The McAuliffe ad, released Wednesday by the former governor and Democratic gubernatorial nominee in the commonwealth’s off-year election, builds on multiple attacks leveled by the McAuliffe campaign, including its recent call for Youngkin to pull out of an upcoming election integrity rally at Liberty University in Lynchburg, Virginia.
Youngkin responded to the McAuliffe attacks with a TV spot of his own, one that mocks McAuliffe’s attacks and says he is leveling them because he “doesn’t want to talk about his own extreme views.”
Trump has repeatedly lied about, the 2020 election being rigged, and the former President encouraged Republicans across the country to pass restrictive election laws after his loss to President Joe Biden.
Youngkin, for his part, emphasized election integrity during the Republican gubernatorial primary in Virginia and did not acknowledge Biden’s presidential win until after he won the nomination in May. Since then, Youngkin has tried to pivot to other issues, a reflection of the fine line he has to walk to appeal to both Trump’s base and to moderate voters in Virginia.
The McAuliffe ad, which a Democratic aide said would air in Richmond, Hampton Roads and the Washington area, also features a now oft-used soundbite of Youngkin saying Trump “represents so much of why I’m running.”
McAuliffe has made tying Youngkin to Trump the central attack of his campaign, hoping to link the Republican to a former President who lost the commonwealth in both 2016 and 2020. McAuliffe — who served as Virginia’s governor from 2014 to 2018 and is running to become one of a few governors to serve another term in a state that bars successive terms — is banking on that voters’ distaste for Trump will be enough to weigh Youngkin down.
Youngkin spokesperson Matt Wolking responded to McAuliffe’s ad by saying the former governor “opposes requiring a photo ID to vote, which undermines the integrity of our elections and makes it easier to cheat.”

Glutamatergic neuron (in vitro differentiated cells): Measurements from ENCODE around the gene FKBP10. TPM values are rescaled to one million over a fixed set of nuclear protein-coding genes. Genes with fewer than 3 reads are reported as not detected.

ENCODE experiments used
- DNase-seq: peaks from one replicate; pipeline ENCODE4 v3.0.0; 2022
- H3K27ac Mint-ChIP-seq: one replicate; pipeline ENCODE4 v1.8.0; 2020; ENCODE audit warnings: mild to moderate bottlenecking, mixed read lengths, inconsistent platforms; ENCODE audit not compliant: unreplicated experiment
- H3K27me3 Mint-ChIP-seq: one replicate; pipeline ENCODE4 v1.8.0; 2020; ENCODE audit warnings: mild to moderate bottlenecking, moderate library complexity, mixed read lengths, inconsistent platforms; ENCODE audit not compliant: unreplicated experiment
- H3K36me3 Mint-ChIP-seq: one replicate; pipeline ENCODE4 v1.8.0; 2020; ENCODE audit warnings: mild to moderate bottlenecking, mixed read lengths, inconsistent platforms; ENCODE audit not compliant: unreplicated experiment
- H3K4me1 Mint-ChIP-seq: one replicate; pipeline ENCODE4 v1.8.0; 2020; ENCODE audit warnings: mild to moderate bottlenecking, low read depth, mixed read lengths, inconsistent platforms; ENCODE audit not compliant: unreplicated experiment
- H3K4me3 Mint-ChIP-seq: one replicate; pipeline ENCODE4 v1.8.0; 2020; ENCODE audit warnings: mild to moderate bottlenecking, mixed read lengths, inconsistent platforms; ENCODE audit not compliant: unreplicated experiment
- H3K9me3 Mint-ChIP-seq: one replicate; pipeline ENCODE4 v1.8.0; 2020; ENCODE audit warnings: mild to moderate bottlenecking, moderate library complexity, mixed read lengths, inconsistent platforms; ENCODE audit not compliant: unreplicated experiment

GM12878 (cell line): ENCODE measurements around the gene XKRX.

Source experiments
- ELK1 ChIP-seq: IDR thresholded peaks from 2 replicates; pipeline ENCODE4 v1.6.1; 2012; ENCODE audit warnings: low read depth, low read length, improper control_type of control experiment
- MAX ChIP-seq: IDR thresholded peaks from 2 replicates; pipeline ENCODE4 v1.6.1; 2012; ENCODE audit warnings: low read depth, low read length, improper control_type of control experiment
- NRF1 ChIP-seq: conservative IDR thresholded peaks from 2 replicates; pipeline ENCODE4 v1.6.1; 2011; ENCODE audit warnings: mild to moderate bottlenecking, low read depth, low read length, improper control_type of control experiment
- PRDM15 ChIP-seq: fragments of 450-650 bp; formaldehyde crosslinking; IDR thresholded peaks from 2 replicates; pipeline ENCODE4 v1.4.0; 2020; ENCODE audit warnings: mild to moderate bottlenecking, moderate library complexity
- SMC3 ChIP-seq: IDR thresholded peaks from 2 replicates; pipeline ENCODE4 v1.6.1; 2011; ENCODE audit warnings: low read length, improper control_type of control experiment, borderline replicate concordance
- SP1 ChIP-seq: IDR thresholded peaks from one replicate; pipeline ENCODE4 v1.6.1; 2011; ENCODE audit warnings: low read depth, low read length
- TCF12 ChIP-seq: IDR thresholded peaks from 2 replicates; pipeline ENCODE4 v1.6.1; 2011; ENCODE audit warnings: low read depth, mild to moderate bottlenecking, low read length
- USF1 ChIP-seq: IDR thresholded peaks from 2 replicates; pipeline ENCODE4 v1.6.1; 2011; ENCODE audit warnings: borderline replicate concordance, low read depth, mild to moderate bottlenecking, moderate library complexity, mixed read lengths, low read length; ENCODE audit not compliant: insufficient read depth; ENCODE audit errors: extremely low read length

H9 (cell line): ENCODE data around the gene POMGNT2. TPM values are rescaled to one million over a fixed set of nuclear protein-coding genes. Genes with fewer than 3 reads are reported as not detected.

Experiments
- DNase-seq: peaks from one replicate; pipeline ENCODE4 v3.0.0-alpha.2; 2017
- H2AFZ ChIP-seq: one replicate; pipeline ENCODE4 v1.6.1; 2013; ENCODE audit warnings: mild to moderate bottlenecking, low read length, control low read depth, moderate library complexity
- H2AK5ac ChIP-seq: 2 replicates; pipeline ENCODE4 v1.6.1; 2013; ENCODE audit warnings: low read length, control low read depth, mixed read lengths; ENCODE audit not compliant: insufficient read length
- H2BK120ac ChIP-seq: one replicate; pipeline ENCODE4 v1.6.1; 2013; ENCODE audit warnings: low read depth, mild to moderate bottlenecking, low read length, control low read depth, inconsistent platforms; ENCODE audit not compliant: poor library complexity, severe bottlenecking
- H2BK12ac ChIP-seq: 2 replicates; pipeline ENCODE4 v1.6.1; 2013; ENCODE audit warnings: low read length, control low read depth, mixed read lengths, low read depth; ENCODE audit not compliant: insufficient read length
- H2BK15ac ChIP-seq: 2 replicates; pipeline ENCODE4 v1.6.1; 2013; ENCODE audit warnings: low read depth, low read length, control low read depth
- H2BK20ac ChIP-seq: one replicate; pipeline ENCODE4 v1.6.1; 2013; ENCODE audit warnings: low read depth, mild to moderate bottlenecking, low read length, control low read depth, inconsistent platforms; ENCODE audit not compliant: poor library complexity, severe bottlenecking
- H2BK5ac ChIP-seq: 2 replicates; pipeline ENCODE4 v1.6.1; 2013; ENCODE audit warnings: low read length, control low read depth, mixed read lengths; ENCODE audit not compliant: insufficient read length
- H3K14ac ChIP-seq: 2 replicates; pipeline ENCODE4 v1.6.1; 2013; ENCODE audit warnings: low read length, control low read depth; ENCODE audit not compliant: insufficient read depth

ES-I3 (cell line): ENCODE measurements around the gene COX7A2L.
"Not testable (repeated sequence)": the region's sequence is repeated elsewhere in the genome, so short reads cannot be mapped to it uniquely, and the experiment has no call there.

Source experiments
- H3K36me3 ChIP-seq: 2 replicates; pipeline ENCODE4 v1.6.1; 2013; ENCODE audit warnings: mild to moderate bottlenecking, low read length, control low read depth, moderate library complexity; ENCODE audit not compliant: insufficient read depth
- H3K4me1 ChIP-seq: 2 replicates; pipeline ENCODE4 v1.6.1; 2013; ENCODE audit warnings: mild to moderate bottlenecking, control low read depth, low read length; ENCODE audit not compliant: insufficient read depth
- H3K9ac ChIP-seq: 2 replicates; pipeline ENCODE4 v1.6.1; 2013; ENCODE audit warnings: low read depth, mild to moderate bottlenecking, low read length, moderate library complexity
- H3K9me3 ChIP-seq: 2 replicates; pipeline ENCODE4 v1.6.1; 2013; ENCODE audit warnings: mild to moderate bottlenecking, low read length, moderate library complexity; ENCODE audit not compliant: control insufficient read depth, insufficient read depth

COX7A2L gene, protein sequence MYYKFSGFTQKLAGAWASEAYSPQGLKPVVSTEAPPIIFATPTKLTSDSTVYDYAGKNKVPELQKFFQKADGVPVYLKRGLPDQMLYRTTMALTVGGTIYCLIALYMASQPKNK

“Glenn Youngkin will restore Virginia’s photo ID law and make sure it is easy for every eligible person to vote and harder to cheat,” Wolking said. “As an American, Glenn Youngkin is absolutely right that in order for Virginia to do well economically, the foundations of our country must be strong, including confidence in the integrity of our elections and Americans’ willingness to accept the results of our democratic process.”
Youngkin, since winning the Republican nomination, has focused his attention and advertising money on introducing himself to voters, highlighting his upbringing in a sweep of softer biography-focused ads that do not mention Trump.
And on Wednesday, Youngkin tweeted a new 30-second spot that mocks McAuliffe’s attack ads.
At the same time, Youngkin’s campaign has also tried to link McAuliffe to the former Republican zpresident, noting that the Democrat received a donation from Trump during his failed 2009 gubernatorial campaign.
That strategy has been complicated by the fact that Trump himself has issued multiple statements lauding Youngkin, something that some Virginia Republicans have acknowledged is not entirely helpful in the commonwealth.
Trump, as part of his endorsement, called Youngkin “a highly respected person” and “an incredible success.”
McAuliffe’s strategy to tie Youngkin to Trump got a significant boost last week when Biden headlined a rally in Virginia and went along with the attack.
“Terry and I share a lot in common. I ran against Donald Trump and so is Terry. And I whipped Donald Trump in Virginia and so will Terry,” McAuliffe said in Arlington. “I tell you what, the guy Terry is running against is an acolyte of Donald Trump — for real.”
This story has been updated with further developments.